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James Sogi

9/24/04
Long-Term Interest Rates

In Babylon, Mesopotamia, c. 1750 BC, the Code of Hammurabi provided for a loan of wheat bearing a 33% rate due to risks of spoilage and cancellation of debt, and a loan of silver 15%.

At the height of the Roman empire in 100 AD, interest rates hit 4%. Roman military commitments, rising taxes, and inflation and the attendant rise of interest rates and loss of liquidity eventually resulted in the bankruptcy and downfall of the empire.

In the 12th century rates were back up to 40%.

At the height of the Dutch capital markets in Amsterdam in 1655 government interest rates again hit a 4% low.

Back then default meant forfeiting one's entire estate and freedom, and slavery for life for you and your family, so there was some good security. (See Bernstein, The Birth of Plenty.)

Interest rates are an important determinant and reflection of the course of capital markets and the overall social and economic situation. Four percent seems to be an important number historically. Ten-year Treasuries have crossed 4% a number of times during 1962/63 and again about 40 years later in 2002-04.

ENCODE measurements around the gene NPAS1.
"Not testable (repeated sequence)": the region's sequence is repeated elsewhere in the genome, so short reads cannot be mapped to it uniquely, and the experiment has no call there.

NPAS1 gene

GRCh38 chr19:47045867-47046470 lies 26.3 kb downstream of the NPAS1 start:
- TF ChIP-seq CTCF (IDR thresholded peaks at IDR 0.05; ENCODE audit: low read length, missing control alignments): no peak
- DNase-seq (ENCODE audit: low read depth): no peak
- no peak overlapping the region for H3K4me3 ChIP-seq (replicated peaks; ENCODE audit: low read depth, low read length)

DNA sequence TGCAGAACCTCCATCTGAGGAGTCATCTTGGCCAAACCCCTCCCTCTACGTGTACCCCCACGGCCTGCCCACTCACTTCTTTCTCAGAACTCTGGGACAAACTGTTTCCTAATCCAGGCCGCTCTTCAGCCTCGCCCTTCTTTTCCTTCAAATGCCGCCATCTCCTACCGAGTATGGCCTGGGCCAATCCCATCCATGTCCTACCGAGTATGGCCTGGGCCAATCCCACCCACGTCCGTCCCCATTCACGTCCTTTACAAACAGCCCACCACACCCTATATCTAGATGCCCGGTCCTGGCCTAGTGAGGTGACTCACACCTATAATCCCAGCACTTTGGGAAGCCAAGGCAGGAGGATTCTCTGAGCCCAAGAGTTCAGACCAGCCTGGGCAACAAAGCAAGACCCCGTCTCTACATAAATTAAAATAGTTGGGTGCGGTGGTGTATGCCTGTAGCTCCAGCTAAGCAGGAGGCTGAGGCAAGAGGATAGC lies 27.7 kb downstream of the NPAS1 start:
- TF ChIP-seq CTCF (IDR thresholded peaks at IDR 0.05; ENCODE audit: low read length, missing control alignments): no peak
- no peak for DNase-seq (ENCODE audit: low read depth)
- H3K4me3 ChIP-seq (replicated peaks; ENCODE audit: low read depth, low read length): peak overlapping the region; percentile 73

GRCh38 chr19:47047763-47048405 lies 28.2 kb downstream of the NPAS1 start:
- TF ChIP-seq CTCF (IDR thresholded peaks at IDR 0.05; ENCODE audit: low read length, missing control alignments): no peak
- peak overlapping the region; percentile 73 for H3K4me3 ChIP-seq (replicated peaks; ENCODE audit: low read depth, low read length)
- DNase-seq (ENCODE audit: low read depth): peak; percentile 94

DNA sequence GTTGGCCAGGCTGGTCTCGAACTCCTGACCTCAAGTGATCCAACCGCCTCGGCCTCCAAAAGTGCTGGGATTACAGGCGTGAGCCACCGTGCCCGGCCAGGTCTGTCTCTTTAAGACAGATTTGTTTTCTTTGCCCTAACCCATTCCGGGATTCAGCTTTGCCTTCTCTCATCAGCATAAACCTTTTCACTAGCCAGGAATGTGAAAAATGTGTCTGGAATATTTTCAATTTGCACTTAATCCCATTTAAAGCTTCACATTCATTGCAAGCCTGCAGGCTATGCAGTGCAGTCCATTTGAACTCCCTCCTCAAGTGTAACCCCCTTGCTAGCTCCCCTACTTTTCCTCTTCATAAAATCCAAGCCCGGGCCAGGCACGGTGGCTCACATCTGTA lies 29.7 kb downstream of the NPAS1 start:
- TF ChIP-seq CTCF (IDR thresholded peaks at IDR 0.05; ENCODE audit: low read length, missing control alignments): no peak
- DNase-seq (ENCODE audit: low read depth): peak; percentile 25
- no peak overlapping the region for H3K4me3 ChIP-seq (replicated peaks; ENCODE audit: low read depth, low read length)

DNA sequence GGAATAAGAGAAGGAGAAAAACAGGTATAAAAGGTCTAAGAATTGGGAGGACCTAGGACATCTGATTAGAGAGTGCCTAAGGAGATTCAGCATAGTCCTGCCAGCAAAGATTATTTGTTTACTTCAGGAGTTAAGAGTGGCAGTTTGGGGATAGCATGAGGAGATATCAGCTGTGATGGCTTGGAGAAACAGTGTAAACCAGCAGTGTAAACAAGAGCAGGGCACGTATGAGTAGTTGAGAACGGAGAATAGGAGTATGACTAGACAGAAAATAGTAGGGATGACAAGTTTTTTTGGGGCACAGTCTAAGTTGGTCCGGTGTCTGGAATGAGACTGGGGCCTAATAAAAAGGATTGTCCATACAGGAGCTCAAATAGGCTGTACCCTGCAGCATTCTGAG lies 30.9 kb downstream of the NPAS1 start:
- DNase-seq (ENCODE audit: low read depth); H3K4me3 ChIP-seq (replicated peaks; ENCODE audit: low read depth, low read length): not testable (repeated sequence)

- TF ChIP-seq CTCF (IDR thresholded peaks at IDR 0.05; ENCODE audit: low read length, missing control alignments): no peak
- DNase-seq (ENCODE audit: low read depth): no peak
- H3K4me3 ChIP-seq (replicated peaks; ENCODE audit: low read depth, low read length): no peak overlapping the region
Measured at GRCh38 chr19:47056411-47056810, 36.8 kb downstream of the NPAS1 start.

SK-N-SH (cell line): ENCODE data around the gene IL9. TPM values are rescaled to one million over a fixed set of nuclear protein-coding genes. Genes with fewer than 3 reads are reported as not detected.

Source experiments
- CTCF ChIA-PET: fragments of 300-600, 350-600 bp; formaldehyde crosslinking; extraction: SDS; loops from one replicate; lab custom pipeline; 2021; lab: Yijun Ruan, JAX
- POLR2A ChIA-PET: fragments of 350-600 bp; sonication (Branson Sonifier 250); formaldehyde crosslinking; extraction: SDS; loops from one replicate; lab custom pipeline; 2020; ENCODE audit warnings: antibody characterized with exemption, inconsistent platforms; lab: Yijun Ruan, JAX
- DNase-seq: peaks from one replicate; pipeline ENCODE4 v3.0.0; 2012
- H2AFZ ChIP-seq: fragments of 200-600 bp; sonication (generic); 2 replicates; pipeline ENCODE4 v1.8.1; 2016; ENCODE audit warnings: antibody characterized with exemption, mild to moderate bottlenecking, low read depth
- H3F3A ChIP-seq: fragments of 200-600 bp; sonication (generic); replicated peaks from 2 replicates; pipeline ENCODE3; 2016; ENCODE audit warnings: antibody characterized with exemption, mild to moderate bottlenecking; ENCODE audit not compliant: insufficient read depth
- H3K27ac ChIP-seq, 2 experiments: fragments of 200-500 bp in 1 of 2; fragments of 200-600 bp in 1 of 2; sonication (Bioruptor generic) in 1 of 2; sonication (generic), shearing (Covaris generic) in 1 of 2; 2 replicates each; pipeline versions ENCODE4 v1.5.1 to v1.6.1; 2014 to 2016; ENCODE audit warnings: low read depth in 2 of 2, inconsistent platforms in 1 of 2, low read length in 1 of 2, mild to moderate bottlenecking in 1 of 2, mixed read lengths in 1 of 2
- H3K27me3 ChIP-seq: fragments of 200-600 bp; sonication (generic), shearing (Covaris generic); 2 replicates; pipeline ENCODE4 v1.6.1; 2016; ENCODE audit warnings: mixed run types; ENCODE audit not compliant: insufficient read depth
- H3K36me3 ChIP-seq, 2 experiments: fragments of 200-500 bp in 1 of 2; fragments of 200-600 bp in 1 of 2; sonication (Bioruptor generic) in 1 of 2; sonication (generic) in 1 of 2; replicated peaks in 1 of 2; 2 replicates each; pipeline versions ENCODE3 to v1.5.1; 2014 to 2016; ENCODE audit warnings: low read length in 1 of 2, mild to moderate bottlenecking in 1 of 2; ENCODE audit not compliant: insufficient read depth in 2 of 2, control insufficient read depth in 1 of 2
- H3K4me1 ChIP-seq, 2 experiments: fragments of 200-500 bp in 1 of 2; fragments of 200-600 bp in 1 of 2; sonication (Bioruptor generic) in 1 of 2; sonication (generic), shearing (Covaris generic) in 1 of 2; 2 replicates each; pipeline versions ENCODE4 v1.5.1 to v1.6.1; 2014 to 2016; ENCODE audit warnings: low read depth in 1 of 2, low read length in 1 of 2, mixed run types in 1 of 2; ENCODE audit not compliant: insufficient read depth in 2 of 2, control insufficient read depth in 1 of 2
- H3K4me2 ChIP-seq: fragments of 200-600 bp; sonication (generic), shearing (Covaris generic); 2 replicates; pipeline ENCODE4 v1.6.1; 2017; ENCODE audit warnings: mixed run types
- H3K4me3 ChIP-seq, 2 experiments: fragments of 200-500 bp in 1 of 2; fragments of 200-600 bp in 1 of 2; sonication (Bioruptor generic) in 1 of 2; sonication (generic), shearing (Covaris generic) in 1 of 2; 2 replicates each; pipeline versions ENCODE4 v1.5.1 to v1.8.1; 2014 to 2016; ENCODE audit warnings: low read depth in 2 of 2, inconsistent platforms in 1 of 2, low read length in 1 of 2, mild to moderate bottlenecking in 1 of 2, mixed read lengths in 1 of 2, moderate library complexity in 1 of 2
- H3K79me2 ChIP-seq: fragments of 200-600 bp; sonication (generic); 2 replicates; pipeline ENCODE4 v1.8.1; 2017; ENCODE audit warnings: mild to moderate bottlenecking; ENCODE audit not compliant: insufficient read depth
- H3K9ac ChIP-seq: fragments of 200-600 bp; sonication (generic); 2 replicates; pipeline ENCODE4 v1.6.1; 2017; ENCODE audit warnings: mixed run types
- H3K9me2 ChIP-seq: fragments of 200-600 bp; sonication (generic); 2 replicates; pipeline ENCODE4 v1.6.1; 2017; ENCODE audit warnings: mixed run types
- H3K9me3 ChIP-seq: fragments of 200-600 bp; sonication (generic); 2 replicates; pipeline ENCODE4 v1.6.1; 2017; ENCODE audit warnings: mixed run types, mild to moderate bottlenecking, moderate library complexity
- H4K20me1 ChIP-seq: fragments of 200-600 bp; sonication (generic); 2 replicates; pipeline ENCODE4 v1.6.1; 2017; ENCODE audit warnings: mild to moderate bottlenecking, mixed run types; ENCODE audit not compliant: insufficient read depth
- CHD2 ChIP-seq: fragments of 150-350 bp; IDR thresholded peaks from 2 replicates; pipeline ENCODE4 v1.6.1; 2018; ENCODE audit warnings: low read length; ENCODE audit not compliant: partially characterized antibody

Sometimes a long-term view of 5,000 years helps take the mind off each tick on a nice fall Friday afternoon.


Since 1962 the average rate has been 7.3% with a standard deviation of 2.5.


Fed data (10-year note)

YearRateYearRateYearRateYearRate
19623.9519736.85198412.4619956.57
19634.0019747.56198510.6219966.44
19644.1919757.9919867.6719976.35
19654.2819767.6119878.3919985.26
19664.9319777.4219888.8519995.65
19675.0719788.4119898.4920006.03
19685.6419799.4319908.5520015.02
19696.67198011.4319917.8620024.61
19707.35198113.9219927.0120034.01
19716.16198213.0119935.87
19726.21198311.119947.09

 

 

James Sogi is a philosopher, Juris Doctor, surfer, trader, investor, musician, black belt, sailor, semi-centenarian. He lives on the mountain in Kona, Hawaii, with his family